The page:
PBS Gets the Commercial TV Treatment | Adweek PBS Gets the Commercial TV Treatment | Adweek
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PBS Gets the Commercial TV Treatment

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ATLANTA BaylessCronin has won two creative assignments from PBS, the agency said.

The Omnicom Group shop in Atlanta faced off against an undisclosed Boston agency in a review to create new advertising for Frontline, the network's signature public affairs program.

BaylessCronin will also handle an assignment for Flashpoint USA, a series of news and public affairs specials hosted by Bryant Gumbel and Gwen Ifill.

The challenge for 2003, according to agency creative director Devon Suter, is to make Frontline a habit with casual viewers. "Everyone's heard of it and say they watch it, but it's not a destination," Suter said.

Suter said the key was to remain simple with visual solutions he presented in five campaigns to PBS. "The thing about Frontline is it's very opinionated in its objectivity," Suter said. "It comes from distinct but various points of view. They also have no deadlines and take the time they need."

The agency's winning idea was to play on what he called the standard television concept of timely urgency that commercial stations use. "Tonight! See J. Lo!" said Suter. "But this is real, this is something you should actually watch."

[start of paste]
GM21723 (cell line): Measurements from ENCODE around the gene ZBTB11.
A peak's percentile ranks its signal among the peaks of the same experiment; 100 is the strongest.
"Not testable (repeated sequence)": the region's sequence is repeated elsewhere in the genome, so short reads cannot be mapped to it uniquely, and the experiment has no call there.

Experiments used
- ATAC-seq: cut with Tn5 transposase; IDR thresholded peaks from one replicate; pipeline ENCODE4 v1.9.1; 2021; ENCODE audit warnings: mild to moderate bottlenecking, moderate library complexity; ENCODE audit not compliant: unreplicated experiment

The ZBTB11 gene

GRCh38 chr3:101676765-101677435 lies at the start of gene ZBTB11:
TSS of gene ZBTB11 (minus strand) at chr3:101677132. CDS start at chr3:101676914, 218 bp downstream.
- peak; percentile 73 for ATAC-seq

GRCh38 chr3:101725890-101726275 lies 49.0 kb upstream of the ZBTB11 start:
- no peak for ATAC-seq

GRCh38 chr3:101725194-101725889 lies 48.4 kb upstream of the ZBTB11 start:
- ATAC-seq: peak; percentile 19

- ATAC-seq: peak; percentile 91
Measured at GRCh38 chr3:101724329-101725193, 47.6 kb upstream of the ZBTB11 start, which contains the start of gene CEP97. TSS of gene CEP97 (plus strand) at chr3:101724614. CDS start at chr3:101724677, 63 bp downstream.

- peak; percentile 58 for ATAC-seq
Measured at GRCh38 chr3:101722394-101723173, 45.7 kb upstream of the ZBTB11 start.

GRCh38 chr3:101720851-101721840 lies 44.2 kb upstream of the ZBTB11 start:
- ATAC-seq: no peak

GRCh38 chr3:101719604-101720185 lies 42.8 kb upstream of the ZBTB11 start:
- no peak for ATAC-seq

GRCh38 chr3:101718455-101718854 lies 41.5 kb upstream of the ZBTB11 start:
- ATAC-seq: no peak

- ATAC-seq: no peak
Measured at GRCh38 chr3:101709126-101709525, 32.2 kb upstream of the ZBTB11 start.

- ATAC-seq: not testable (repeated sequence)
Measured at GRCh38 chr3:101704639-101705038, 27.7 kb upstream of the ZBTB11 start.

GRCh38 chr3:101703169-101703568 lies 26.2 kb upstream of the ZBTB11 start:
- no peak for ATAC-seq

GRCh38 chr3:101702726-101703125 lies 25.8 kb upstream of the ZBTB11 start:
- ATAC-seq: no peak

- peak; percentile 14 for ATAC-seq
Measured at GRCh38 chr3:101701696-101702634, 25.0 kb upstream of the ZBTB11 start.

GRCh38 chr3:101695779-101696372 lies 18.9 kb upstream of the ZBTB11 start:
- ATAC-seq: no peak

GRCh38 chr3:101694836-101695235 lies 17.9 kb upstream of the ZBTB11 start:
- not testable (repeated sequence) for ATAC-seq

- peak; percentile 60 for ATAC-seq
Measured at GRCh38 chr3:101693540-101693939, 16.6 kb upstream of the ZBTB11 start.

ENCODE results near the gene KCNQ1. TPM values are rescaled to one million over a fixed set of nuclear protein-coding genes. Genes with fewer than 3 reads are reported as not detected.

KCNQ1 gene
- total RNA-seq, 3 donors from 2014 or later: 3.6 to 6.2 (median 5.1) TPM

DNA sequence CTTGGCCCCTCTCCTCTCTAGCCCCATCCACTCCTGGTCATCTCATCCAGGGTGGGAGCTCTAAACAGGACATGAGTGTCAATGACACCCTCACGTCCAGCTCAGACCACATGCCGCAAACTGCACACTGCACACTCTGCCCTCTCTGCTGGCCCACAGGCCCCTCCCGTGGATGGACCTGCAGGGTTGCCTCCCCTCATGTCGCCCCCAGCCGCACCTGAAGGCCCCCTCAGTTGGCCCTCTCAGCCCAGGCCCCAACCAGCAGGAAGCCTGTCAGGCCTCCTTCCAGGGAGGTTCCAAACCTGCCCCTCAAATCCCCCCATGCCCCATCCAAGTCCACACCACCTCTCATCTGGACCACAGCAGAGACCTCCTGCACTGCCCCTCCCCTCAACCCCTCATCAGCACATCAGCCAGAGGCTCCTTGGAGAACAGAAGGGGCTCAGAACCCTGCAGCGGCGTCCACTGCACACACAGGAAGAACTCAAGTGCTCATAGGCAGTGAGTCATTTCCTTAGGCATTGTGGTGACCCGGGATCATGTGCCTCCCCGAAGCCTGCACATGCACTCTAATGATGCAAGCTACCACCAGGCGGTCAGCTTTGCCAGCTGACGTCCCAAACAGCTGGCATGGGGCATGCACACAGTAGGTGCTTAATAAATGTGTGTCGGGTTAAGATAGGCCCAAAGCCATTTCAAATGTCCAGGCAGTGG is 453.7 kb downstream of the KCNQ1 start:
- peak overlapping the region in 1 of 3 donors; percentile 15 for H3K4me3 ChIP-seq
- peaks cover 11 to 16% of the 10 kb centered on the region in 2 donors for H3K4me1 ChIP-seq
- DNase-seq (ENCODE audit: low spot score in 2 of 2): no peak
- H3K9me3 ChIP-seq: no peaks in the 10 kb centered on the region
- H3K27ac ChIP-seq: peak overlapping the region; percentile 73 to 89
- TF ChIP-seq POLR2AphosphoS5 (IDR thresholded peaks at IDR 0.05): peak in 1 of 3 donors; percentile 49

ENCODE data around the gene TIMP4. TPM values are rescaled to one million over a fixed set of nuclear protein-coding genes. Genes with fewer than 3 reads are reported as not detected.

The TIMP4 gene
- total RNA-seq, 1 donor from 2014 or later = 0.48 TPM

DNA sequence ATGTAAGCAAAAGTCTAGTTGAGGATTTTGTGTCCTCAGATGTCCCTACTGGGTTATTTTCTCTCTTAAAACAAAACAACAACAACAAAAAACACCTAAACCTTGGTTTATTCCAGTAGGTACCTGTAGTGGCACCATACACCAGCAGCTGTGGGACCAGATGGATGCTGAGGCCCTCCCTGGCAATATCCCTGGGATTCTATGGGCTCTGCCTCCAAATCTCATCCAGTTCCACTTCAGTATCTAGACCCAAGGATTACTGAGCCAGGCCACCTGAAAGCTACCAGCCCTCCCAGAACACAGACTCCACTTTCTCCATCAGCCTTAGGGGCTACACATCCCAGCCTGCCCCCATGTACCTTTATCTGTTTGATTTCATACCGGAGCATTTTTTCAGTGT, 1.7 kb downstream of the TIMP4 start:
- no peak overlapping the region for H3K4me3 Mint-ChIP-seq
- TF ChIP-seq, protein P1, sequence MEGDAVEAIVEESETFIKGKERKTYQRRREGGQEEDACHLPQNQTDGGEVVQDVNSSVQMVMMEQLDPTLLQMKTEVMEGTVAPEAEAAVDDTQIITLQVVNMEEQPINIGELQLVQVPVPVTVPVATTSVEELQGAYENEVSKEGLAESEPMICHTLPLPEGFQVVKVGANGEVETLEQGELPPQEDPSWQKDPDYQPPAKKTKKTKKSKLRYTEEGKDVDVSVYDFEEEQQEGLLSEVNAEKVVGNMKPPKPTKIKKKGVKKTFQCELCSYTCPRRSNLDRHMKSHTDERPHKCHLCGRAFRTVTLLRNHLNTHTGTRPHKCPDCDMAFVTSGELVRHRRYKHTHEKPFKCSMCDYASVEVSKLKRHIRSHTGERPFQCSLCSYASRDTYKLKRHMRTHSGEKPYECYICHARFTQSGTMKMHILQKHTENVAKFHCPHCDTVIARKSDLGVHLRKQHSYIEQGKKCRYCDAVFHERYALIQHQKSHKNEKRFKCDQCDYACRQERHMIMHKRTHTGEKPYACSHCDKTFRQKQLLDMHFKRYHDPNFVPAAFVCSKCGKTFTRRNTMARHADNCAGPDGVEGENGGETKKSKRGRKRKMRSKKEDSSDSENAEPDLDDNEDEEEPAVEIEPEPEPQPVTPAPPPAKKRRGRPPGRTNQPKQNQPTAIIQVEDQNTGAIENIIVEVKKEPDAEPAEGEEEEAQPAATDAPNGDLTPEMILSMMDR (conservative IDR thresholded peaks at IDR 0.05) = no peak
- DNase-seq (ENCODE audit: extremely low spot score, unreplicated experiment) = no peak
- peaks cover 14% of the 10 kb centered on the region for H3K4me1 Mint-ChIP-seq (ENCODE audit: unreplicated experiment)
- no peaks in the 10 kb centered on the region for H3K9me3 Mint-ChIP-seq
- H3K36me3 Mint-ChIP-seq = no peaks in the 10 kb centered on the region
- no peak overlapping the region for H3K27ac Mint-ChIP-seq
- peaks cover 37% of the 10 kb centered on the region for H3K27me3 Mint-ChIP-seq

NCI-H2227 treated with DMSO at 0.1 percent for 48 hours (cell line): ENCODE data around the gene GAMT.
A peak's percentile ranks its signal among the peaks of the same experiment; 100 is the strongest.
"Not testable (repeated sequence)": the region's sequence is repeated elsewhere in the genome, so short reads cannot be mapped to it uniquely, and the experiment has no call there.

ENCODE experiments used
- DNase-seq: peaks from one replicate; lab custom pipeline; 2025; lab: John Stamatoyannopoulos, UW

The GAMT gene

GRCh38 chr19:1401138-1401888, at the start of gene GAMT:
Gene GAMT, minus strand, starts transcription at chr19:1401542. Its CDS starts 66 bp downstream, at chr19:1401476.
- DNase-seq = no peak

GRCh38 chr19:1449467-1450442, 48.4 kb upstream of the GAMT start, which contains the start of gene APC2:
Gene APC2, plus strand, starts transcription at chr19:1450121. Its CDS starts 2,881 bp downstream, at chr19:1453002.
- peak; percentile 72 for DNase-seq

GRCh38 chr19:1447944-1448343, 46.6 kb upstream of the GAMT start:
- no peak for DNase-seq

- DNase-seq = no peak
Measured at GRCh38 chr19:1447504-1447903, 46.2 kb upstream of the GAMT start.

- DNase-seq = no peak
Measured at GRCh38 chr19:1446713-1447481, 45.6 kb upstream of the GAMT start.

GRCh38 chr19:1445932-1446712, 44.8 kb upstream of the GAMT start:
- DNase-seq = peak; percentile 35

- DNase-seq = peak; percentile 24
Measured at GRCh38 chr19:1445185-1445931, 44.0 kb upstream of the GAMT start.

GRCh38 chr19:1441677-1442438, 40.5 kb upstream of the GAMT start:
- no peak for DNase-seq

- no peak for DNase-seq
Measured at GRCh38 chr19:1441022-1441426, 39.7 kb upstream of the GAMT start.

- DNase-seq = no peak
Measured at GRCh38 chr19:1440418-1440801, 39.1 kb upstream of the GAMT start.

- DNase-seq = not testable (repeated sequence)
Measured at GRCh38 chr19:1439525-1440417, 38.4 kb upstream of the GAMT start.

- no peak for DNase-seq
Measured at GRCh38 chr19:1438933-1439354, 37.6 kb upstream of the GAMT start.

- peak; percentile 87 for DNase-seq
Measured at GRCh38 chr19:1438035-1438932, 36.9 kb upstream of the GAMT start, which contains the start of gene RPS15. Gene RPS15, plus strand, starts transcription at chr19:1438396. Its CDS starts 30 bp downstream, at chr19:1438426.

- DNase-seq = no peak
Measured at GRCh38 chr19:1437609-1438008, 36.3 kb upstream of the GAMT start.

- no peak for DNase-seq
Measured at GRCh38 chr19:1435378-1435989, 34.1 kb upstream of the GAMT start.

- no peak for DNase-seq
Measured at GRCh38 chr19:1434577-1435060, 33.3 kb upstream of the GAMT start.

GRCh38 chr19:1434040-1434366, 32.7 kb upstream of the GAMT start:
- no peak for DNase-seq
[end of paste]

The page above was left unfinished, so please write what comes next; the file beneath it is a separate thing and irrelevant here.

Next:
Because the show is often moved around the PBS schedule, Suter said ads could not be too specific in their urgency.

Full-page ads breaking in mid-September editions of Time, U.S. News and World Report and The New York Times will carry the tagline "Tonight on Frontline," followed by a one word topic such as "Objectivity" or "Honesty."

"One idea I liked was 'Frontline, the other 58 minutes of the story,' " said Suter, who said the phrase would be used as a tagline in upcoming ads.

Previous advertising was created by Allen & Gerritsen in Watertown, Mass., which developed a campaign for Frontline's 20th season.

Financial terms of the creative assignments were unavailable.

PBS is headquartered in Washington, D.C.